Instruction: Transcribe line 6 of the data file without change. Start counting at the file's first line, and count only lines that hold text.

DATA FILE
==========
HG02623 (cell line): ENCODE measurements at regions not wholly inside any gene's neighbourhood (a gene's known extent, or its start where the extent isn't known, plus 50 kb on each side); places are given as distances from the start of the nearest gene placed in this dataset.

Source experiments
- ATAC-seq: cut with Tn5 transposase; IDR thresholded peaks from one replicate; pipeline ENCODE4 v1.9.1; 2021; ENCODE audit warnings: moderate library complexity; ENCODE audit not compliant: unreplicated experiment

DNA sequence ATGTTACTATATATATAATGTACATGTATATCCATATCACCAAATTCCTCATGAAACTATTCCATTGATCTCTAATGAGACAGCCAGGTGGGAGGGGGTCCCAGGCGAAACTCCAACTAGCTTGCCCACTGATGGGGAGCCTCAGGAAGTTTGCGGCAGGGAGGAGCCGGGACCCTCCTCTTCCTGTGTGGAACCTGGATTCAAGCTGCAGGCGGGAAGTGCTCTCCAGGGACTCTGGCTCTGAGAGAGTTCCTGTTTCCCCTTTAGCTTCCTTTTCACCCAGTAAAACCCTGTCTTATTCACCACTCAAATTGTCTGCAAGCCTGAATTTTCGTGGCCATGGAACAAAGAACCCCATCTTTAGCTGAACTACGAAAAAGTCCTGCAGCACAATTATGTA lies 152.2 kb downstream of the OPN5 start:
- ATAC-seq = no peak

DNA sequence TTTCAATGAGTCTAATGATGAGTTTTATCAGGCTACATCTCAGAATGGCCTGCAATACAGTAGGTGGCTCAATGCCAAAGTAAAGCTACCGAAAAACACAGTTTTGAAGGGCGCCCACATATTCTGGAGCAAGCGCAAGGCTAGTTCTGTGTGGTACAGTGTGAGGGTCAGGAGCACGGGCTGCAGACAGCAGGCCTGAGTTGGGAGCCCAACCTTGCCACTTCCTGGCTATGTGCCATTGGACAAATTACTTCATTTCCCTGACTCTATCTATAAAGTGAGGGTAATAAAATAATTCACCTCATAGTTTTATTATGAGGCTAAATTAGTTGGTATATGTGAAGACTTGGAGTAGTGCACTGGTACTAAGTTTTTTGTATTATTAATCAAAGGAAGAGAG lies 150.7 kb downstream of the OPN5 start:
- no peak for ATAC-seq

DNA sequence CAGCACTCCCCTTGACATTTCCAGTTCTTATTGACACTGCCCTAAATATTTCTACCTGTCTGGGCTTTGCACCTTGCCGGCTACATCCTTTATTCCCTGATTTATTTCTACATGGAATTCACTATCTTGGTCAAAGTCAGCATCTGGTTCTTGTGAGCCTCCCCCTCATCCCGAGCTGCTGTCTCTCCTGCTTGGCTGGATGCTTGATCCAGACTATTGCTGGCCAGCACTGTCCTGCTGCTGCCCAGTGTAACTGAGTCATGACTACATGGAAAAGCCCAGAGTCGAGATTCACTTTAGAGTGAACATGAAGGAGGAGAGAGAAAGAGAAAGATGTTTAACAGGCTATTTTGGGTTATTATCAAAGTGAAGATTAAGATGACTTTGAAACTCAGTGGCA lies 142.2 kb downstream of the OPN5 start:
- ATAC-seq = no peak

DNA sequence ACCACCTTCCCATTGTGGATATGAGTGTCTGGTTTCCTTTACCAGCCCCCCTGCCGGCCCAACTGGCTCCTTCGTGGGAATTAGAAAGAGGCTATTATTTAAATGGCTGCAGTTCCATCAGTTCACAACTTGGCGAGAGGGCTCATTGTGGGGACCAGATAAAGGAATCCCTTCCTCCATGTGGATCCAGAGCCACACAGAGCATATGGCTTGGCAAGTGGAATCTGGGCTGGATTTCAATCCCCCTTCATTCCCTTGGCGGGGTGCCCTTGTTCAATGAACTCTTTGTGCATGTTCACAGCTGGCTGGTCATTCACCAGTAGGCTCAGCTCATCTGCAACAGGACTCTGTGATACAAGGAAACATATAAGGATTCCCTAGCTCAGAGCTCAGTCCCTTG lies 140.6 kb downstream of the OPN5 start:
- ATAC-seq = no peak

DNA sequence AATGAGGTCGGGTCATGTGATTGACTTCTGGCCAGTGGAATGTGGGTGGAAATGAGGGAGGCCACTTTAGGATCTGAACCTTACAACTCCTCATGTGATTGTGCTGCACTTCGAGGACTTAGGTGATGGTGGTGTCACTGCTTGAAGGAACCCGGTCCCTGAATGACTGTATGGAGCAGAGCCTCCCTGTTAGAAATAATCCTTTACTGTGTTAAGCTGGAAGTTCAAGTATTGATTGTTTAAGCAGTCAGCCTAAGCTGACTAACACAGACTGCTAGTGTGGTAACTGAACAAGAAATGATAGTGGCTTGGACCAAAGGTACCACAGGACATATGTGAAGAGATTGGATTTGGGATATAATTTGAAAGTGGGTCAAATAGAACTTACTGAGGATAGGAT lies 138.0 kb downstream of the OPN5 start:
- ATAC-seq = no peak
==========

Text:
DNA sequence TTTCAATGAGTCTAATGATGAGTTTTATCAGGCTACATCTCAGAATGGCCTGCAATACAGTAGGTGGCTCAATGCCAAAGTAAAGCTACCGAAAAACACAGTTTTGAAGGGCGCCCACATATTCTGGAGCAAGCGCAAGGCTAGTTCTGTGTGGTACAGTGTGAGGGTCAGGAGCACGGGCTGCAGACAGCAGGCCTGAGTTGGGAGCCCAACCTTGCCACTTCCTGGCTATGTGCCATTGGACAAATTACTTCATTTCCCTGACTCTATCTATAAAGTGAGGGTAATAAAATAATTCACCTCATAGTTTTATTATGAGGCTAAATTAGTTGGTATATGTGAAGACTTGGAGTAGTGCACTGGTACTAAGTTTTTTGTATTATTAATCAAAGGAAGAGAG lies 150.7 kb downstream of the OPN5 start: